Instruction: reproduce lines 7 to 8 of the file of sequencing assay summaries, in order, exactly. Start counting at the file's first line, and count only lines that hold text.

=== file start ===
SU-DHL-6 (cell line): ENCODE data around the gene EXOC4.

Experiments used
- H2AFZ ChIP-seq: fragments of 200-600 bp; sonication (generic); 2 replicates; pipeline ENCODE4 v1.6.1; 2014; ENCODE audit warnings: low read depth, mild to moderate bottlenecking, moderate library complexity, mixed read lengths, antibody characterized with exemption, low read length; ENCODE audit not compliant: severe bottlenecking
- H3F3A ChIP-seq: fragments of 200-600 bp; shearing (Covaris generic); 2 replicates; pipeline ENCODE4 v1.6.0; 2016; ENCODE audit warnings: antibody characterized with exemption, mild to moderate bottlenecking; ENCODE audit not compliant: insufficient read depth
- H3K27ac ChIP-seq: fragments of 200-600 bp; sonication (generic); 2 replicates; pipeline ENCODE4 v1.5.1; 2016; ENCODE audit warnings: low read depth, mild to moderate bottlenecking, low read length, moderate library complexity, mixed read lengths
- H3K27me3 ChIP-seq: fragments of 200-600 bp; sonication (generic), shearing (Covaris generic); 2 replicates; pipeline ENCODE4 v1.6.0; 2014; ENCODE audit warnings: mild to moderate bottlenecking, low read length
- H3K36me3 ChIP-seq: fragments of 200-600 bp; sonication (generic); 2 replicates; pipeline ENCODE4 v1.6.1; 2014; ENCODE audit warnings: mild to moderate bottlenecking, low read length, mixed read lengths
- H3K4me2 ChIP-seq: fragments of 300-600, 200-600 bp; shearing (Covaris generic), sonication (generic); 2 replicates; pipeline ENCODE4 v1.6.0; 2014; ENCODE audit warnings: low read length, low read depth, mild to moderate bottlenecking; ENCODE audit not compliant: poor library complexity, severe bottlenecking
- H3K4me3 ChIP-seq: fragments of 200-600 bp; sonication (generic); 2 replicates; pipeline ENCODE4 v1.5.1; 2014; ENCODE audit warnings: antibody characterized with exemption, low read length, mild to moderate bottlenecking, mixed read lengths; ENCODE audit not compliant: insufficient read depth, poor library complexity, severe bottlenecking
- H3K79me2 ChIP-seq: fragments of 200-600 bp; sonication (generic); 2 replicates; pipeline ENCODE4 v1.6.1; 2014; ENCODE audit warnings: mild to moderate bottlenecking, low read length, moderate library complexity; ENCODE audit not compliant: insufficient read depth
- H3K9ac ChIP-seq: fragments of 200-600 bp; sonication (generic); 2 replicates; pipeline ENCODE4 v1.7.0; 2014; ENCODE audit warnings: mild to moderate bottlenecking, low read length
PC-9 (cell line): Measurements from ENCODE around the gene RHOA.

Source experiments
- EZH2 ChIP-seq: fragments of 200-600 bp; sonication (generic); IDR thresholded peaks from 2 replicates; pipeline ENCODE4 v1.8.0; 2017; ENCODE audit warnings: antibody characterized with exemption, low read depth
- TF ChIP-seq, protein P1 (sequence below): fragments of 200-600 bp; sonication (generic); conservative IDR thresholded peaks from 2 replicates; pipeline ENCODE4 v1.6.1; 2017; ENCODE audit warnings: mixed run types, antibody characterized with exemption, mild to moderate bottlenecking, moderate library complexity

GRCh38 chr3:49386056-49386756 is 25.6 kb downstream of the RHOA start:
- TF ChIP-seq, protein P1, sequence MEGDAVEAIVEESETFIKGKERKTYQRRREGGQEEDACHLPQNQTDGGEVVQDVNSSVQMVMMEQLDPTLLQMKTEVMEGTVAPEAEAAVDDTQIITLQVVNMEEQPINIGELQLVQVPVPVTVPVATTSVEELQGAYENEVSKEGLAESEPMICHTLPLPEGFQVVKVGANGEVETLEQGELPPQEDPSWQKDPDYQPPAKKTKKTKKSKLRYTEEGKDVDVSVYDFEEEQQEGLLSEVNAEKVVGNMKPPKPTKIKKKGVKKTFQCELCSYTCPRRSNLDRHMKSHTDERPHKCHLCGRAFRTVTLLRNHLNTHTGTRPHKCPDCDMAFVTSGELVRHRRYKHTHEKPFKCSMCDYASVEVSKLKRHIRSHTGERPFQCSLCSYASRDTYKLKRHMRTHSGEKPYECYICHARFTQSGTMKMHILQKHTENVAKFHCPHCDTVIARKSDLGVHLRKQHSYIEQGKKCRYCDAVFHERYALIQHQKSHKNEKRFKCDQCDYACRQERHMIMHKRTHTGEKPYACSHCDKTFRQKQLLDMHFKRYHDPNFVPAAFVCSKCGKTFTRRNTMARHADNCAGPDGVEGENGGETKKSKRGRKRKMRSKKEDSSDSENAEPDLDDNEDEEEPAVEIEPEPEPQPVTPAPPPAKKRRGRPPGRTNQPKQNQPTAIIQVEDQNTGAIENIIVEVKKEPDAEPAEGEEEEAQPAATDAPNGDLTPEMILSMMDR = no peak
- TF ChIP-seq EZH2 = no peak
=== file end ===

- H3K36me3 ChIP-seq: fragments of 200-600 bp; sonication (generic); 2 replicates; pipeline ENCODE4 v1.6.1; 2014; ENCODE audit warnings: mild to moderate bottlenecking, low read length, mixed read lengths
- H3K4me2 ChIP-seq: fragments of 300-600, 200-600 bp; shearing (Covaris generic), sonication (generic); 2 replicates; pipeline ENCODE4 v1.6.0; 2014; ENCODE audit warnings: low read length, low read depth, mild to moderate bottlenecking; ENCODE audit not compliant: poor library complexity, severe bottlenecking